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Crossroads producers hope for rain in coming weeks

By BY ALLISON MILES - AMILES@VICAD.COM
Jan. 29, 2013 at midnight
Updated Jan. 28, 2013 at 7:29 p.m.

Water pooled in the rows of a farmer's field after the rain had stopped  along Nursery Road.

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The Victoria area had received 2.73 inches of rain for the year as of 3 p.m. Friday. That's slightly more than the 2.07-inch average, said Waylon Collins, a senior forecaster and meteorologist with the National Weather Service in Corpus Christi. Forecasts call for slight precipitation throughout the week, he said, but nothing significant.

April showers might bring May flowers, but some say earlier rains would be even better.

Crossroads producers hope to start the year off right with a bit of moisture in the coming weeks.

The grain market remains strong for corn, grain sorghum and soybeans, said Peter McGuill, Texas A&M AgriLife Extension agent for Victoria County. A worldwide carryover of cotton last year, however, means cotton prices are somewhat off.

He said he expected that to translate into fewer cotton acres throughout the Crossroads but an increase in the others.

Still, he said, weather dictates everything.

"Always remember," he said, "it's not how much it rains but when it rains."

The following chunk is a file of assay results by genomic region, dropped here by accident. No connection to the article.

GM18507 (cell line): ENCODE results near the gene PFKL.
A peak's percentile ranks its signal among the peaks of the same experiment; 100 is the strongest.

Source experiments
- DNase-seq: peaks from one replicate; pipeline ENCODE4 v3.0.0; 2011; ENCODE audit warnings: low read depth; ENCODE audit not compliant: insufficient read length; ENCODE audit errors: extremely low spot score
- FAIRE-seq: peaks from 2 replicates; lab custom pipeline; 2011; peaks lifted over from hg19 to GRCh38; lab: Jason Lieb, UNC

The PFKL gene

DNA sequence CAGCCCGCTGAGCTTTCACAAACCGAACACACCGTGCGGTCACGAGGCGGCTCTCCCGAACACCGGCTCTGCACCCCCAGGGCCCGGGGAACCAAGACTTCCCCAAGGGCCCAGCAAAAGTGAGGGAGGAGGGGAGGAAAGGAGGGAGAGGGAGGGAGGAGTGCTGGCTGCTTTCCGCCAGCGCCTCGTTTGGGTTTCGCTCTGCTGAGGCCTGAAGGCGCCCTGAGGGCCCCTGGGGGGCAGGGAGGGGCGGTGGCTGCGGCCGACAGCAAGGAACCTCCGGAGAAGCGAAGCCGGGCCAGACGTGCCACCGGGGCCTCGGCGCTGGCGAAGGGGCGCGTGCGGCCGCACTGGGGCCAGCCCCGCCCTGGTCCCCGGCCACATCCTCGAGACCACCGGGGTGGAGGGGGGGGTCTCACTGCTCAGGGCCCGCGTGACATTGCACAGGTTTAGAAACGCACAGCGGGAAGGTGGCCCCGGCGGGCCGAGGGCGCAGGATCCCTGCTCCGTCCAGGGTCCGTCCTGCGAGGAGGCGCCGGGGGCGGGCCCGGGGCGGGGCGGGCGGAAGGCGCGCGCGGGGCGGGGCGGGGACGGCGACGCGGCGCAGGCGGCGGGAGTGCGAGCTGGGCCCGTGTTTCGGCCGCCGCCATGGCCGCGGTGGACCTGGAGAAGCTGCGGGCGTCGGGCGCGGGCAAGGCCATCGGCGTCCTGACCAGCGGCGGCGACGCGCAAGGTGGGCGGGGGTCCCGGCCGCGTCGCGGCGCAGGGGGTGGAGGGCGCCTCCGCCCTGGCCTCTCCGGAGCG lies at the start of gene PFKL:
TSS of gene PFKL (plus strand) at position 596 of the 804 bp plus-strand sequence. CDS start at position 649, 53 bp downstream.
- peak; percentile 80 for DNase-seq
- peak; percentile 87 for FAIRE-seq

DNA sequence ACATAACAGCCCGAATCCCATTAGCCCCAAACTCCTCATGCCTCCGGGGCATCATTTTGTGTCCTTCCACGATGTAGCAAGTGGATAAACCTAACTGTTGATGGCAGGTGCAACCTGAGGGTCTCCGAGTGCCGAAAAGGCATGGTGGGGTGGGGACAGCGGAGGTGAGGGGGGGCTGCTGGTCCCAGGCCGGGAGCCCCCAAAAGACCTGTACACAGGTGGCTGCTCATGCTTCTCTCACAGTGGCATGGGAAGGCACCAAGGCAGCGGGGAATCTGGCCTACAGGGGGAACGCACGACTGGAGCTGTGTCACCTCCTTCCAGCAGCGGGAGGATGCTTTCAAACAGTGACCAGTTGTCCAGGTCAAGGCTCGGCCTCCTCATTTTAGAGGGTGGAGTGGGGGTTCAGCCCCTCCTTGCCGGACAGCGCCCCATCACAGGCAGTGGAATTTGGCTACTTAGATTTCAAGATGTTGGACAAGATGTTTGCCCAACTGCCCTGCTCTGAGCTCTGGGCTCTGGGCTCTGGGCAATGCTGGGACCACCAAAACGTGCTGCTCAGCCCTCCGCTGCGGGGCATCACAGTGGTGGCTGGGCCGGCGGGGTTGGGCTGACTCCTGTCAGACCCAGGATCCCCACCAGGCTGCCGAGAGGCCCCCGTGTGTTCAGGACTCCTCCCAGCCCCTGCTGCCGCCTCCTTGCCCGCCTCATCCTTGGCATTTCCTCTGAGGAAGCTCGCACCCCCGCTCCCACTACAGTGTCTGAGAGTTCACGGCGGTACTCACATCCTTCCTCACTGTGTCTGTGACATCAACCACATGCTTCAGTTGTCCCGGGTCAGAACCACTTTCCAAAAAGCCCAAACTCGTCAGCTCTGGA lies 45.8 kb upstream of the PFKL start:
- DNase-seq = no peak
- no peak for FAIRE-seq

Ricky Konvicka, who manages Goliad Feed Co., agreed. Now through February or early March is the optimal time for showers, he said, explaining the time frame allows spring grasses to get their start.

His business relies on the cattle industry and, while prices are holding steady, most ranchers will wait to see what the weather does before laying out plans for the year.

More rain means more people stocking up, while dry conditions will likely lead to people selling off their herds.

"Mother Nature still holds all the cards right now," he said.

Leo Heinemann manages the DeWitt County Producers Coop., which focuses primarily on pastures and hay production. He described current standings as a "wait and see" situation.

The Crossroads received a healthy shower several weeks ago, he said, but needs another soaking rain to replenish the subsoil moisture.

Heinemann said he wouldn't describe himself and others as optimistic about the situation, but said they remained hopeful.

"We can do everything else we want, but unless we have moisture, we can't move forward a whole lot," he said.

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